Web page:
So recently, I’ve begun take bass guitar lessons, but deciding on which instrument to learn was quite difficult… String, percussion, brass or woodwind? I had a look into several different options and found some very peculiar instruments that just needed to be shared!
Crocodile zither | Burma
First up, is the crocodile zither (mi gyaung), which is a traditional instrument from Burma that is a fretted, and played by plucking its three strings. Obviously, someone combined their love of string instruments and crocodiles to create this instrument, which dates back to the 19th century.
Harp guitar | France
A harp guitar is – shockingly enough – a combination of a guitar and a harp. Mental. What is even more astonishing is that someone went to all the trouble to create not only an acoustic version but also an electric version. The first true harp guitar was created in Paris in 1773 by a harp maker named Naderman.
Glass harmonica | USA
The armonica – or in simple terms a glass harmonica – was invented by Benjamin Franklin in 1761. Both Mozart and Beethoven composed music on the armonica. By the mid-1800s, it suddenly lost its popularity, and slowly disappeared. Armonicas were said to drive performers nutty and conjure spirits of the dead because of its creepy and haunting sound.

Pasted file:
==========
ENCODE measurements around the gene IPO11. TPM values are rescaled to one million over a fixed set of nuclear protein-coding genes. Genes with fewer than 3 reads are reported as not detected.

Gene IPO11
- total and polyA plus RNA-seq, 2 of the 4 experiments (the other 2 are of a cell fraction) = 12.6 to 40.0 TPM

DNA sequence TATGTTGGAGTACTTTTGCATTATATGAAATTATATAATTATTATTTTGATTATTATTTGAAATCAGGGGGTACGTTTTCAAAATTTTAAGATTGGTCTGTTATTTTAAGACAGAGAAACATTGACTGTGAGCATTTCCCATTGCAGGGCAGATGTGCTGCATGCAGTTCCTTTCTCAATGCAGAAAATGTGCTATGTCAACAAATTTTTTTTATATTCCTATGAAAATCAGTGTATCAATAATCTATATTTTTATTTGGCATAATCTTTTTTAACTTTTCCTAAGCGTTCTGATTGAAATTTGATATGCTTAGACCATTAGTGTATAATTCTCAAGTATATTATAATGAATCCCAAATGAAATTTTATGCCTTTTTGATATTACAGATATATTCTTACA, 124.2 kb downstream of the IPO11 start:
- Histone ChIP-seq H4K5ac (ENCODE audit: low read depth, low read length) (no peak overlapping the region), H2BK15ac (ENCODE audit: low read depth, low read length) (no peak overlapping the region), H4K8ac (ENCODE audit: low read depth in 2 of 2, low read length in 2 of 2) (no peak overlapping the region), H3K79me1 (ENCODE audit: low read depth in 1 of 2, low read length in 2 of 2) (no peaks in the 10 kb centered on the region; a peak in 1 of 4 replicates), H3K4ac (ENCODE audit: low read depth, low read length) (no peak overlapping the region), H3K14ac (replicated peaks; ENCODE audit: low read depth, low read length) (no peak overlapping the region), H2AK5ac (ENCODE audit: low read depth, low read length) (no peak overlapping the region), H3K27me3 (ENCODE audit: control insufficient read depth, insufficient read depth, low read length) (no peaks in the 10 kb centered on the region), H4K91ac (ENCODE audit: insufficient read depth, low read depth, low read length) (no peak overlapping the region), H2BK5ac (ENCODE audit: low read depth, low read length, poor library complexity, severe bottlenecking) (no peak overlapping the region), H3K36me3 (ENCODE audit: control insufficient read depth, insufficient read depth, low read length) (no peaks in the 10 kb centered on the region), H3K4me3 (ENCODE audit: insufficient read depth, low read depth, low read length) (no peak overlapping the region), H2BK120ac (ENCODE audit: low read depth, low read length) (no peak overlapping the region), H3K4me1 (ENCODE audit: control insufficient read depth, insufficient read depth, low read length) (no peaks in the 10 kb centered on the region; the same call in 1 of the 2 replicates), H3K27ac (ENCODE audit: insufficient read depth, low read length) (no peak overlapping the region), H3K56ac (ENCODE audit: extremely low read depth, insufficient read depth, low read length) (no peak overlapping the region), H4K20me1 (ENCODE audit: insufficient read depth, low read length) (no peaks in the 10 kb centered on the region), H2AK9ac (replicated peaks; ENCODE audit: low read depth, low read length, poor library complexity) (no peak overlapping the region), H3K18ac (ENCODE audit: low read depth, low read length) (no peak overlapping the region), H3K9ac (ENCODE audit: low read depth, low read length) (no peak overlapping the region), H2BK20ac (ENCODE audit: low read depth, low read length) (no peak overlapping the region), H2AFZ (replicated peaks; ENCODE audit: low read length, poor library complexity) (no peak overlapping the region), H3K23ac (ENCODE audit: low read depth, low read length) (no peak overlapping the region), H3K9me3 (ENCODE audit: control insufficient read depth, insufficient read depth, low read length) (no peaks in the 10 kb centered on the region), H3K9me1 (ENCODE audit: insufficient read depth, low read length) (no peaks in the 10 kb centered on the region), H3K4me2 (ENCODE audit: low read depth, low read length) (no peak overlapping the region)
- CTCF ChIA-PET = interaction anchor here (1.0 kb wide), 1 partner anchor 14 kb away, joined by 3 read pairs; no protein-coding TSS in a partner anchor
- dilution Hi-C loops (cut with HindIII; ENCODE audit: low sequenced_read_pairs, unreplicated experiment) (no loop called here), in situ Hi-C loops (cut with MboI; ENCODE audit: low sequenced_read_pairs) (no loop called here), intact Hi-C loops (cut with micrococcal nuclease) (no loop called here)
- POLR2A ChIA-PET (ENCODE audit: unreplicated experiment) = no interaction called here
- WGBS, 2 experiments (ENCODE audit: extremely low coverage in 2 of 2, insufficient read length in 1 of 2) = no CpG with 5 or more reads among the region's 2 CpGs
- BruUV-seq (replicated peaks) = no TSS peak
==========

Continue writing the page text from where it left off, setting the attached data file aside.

Gajda | Bulgaria, Greece, Romania and Turkey
The gajda is essentially a bagpipe, and is mostly made of sheep or goat hide – sometimes you’ll see one with hooves or a head still attached! Bulgaria, Greece, Romania and Turkey all have their own adaptations of this “instrument”.
Contrabass anaconda | France
This is the contrabass anaconda, also known as “the serpent”… Even the names sound menacing! It’s usually a long cone bent into a snake. Generally made out of wood, this instrument is a combination of bass and wind instruments. It is a descendant of the cornett, and a distant ancestor of the tuba. The mouthpiece is like a brass instrument but it has side holes like a woodwind.
The cat piano/organ | France, again
The cat piano/organ is a musical instrument which involves lining up kitties, arranged according to their natural tone of voice, and fixing them in place with their tails stretched out underneath a keyboard so that they cry when a key is pressed. Thankfully, there is no official evidence of a cat organ ever being made; it was described by the French writer Jean-Baptiste Weckerlin in his book Musiciana as a peculiar concept.